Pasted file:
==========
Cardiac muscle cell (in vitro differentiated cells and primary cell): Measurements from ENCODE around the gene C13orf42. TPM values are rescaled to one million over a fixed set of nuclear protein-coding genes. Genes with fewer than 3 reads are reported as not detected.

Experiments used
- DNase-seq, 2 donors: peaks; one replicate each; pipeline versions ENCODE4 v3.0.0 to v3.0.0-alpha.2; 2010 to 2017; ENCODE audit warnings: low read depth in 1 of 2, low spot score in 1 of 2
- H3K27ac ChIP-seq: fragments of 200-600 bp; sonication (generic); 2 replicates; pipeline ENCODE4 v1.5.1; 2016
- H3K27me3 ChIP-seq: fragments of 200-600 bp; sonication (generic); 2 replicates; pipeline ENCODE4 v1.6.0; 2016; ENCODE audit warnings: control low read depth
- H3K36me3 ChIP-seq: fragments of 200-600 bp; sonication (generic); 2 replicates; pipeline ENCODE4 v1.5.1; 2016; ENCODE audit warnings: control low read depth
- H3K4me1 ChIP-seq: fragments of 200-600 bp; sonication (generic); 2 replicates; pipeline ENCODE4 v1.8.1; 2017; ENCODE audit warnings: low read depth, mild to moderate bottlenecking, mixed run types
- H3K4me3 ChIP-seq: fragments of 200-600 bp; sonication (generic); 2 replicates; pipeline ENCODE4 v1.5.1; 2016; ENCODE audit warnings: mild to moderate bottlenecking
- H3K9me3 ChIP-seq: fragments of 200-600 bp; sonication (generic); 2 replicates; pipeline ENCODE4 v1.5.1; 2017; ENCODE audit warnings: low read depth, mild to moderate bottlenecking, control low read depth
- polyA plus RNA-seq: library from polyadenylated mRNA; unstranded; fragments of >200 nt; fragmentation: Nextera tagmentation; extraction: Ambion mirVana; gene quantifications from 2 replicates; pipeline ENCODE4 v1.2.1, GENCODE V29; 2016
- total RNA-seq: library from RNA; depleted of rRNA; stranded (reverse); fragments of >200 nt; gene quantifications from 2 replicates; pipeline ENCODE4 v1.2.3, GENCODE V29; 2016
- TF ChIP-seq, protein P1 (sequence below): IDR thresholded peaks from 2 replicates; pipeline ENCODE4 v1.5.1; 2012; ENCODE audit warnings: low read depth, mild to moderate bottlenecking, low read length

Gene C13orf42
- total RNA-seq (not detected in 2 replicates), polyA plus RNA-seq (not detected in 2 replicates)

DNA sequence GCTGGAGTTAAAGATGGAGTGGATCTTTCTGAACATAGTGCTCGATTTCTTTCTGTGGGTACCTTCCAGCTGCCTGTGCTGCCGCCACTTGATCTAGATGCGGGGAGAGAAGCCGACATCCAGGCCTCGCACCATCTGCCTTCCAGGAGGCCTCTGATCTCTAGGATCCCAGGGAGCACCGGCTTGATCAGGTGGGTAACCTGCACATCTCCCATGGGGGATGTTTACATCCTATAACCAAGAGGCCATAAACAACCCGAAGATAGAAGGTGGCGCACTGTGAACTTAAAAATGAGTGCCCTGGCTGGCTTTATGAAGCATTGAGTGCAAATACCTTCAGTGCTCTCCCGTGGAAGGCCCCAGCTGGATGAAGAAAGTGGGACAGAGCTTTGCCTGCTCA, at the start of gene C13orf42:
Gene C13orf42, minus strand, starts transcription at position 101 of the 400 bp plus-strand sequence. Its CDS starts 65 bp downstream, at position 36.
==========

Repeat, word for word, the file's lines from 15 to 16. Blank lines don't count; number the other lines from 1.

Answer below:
DNA sequence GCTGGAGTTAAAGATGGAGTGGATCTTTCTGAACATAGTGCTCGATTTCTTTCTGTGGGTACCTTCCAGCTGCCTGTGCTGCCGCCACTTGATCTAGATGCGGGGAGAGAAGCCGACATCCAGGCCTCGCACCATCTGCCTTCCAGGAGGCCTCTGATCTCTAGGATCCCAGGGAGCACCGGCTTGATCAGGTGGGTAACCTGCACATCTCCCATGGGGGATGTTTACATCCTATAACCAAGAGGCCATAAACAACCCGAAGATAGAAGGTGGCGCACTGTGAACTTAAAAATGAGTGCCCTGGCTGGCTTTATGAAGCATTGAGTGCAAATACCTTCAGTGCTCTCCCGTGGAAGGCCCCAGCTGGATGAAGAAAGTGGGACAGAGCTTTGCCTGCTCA, at the start of gene C13orf42:
Gene C13orf42, minus strand, starts transcription at position 101 of the 400 bp plus-strand sequence. Its CDS starts 65 bp downstream, at position 36.